Independent Appeal: Teenage runaway on a mission to change young people's lives

The passionate advocate now lectures politicians on the problem of desperate children, says Jonathan Brown

Sitting in the lounge of his apartment in one of central Manchester's more prestigious mill developments, Carl Hillier could be just another of the city's army of smart young professionals.

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But it so nearly did not work out like this for the 24-year-old, whose experience as a teenage runaway has made him a passionate advocate for young people with an eye on entering politics so that he can fight on their behalf.

Seven years ago, months of skirmishes with his mother at their home in Weymouth, Dorset, came to a head.

"Me and my mum were arguing," he recalls. "It was a case of I didn't know what to do with my life ... I walked out."

It seems incredible that the disciplined adult chatting about youth justice, and his work helping 14- to 16-year-olds back into education and training, was ever angry and directionless. Yet it is a story all too common.

The first feelings after he ran away were positive. "You are just glad to be out of the argument, you think 'Yes, I can do this'." But hours of walking up and down the seafront on a cold night meant reality as well as the cold soon began to bite. He had reached rock bottom. At 1.30 am, he rang a helpline. But he was told social services were closed until Monday morning. Even then the nearest help was 30 miles away in Poole. "The advice was to stay safe or go home. So I just walked the streets all night," he says. The sensation that there was no one to help still lives with him. Two days later, after a couple of nights of sleeping on a friend's floor, he was put in touch with the Children's Society's Waves project in Weymouth. The Children's Society is one of three charities being supported by the Independent's Christmas Appeal.

"They were about to close but they said 'Come in and sit down'. We must have been there for three or four hours," he says. "On the outside I appeared confident. But as soon as someone asks how you are, you fall to bits."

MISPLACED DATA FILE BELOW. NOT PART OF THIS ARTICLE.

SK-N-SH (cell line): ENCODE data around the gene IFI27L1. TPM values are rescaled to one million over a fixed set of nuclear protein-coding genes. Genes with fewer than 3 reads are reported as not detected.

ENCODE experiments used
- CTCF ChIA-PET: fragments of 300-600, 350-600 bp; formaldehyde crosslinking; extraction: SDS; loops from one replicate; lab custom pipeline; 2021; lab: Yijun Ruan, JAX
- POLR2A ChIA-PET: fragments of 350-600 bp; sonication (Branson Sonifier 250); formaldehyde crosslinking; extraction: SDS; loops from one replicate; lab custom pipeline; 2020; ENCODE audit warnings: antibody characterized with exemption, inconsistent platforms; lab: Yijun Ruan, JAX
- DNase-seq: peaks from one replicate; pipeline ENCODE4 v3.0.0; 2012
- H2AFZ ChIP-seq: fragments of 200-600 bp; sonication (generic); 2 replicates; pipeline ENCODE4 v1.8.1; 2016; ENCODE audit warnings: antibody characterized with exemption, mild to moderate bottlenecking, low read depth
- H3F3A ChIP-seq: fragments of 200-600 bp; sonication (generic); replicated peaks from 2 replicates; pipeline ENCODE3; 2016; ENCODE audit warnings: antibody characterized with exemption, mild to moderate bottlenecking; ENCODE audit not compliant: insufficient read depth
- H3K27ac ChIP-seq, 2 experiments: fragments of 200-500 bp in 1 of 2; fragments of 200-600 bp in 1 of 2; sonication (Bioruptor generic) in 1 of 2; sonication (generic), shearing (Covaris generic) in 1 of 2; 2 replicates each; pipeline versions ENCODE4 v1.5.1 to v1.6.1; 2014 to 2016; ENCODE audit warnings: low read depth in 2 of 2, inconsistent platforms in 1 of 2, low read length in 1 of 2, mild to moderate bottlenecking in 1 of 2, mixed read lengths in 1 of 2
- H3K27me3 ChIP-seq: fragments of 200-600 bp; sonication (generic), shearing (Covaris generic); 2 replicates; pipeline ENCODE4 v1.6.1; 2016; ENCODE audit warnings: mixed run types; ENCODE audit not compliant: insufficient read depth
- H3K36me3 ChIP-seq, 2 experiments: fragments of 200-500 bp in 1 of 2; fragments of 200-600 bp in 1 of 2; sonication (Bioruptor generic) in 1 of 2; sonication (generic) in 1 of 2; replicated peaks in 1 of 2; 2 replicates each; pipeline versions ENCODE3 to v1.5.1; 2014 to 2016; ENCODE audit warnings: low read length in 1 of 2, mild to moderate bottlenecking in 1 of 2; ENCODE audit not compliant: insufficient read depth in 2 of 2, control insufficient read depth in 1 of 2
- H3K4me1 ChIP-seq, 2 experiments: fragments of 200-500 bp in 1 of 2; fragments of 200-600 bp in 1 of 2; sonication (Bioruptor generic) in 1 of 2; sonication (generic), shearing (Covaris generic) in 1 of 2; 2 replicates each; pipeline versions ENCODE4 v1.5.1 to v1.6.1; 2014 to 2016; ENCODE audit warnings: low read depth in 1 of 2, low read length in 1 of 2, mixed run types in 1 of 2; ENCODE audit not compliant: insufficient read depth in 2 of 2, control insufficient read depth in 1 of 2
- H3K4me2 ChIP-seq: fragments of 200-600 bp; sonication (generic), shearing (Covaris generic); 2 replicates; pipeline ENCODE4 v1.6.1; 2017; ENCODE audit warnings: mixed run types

Staff at Waves found him a bed and breakfast and then supported accommodation, where he stayed for nearly a year and saved the deposit for a flat. But help went beyond food parcels. "They listen. That is the first thing. Even if it's the stupidest thing in your own head they will listen to each question, understand and relate to it. Once you have got it out of your system, they will set you small goals and say: 'What do you want to do in the next week or month?" he says.

The experience of fending for himself was daunting. "Going from being with my mum who was doing everything for me, it scared the crap out of me," he admits. He got a job, although cleaning out toilets at 4am had its own challenges. "There were days when I wanted to quit but I would go and see someone in the project and they would tell me to think about my future."

He became a deputy bar manager, but still suffered doubts. Unlike other youth services he was welcome at the Children's Society even after he was 18. "There were times between 17 and 20 when I felt like going back to where I was. You still want to run away and hide," Carl says.

Four years ago he took the plunge and relocated to Manchester to work in financial services. Since then he has travelled to the United States to speak on behalf of young people, addressing audiences of British politicians. The political path is one he would like to follow himself.

"The big dream is to help make changes in Parliament. One hundred thousand runaways just isn't right. It is one every four or five minutes and only 40 per cent are ever reported to the police," he says. Over the years Carl has witnessed his share of people being helped: a 13-year-old runaway whose stepfather beat her up and who got hooked on heroin; a child kidnapped on the streets by a couple who fed him bleach; six-year-olds running away from home. Seeing such people getting help inspired him. "You realise that if they hadn't had that support they would more than likely be dead," he says.

The charities that we are supporting

Save the Children

Save the Children works in 120 countries, including the UK. It saves children's lives, fights for their rights and help them fulfil their potential. Save the Children's vital work reaches more than eight million children each year – keeping them alive, getting them into school and protecting them from harm.

www.savethechildren.org.uk

The Children's Society

The Children's Society provides crucial support to vulnerable children and young people in England, including those who have run away from home. Many have experienced neglect, isolation or abuse, and all they want is a safe and happy home. Its project staff provide essential support to desperate children who have nowhere else to turn.

www.childrenssociety.org.uk

Rainbow Trust Children's Charity

Rainbow Trust Children's Charity provides emotional and practical support for families who have a child with a life-threatening or terminal illness. For families living with a child who is going to die, Rainbow Trust is the support they wished they never had to turn to, but would struggle to cope without.

www.rainbowtrust.org.uk

At The Independent, we believe that these organisations can make a big difference to changing many children's lives.

CLICK HERE TO DONATE NOW.

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